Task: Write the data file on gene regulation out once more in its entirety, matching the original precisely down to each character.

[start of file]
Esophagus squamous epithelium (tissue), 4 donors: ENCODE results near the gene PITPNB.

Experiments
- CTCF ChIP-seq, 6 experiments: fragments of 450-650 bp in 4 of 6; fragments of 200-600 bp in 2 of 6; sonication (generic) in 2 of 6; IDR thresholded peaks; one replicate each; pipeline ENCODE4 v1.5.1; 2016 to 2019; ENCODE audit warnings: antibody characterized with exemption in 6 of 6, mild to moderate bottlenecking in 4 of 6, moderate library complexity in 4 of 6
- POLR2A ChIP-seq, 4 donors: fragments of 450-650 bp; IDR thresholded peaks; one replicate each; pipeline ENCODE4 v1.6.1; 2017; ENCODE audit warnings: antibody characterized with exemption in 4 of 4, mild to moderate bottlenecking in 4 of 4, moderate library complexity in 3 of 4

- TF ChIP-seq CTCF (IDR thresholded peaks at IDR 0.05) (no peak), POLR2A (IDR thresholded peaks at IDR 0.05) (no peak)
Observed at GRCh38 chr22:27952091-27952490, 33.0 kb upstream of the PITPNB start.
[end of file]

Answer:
Esophagus squamous epithelium (tissue), 4 donors: ENCODE results near the gene PITPNB.

Experiments
- CTCF ChIP-seq, 6 experiments: fragments of 450-650 bp in 4 of 6; fragments of 200-600 bp in 2 of 6; sonication (generic) in 2 of 6; IDR thresholded peaks; one replicate each; pipeline ENCODE4 v1.5.1; 2016 to 2019; ENCODE audit warnings: antibody characterized with exemption in 6 of 6, mild to moderate bottlenecking in 4 of 6, moderate library complexity in 4 of 6
- POLR2A ChIP-seq, 4 donors: fragments of 450-650 bp; IDR thresholded peaks; one replicate each; pipeline ENCODE4 v1.6.1; 2017; ENCODE audit warnings: antibody characterized with exemption in 4 of 4, mild to moderate bottlenecking in 4 of 4, moderate library complexity in 3 of 4

- TF ChIP-seq CTCF (IDR thresholded peaks at IDR 0.05) (no peak), POLR2A (IDR thresholded peaks at IDR 0.05) (no peak)
Observed at GRCh38 chr22:27952091-27952490, 33.0 kb upstream of the PITPNB start.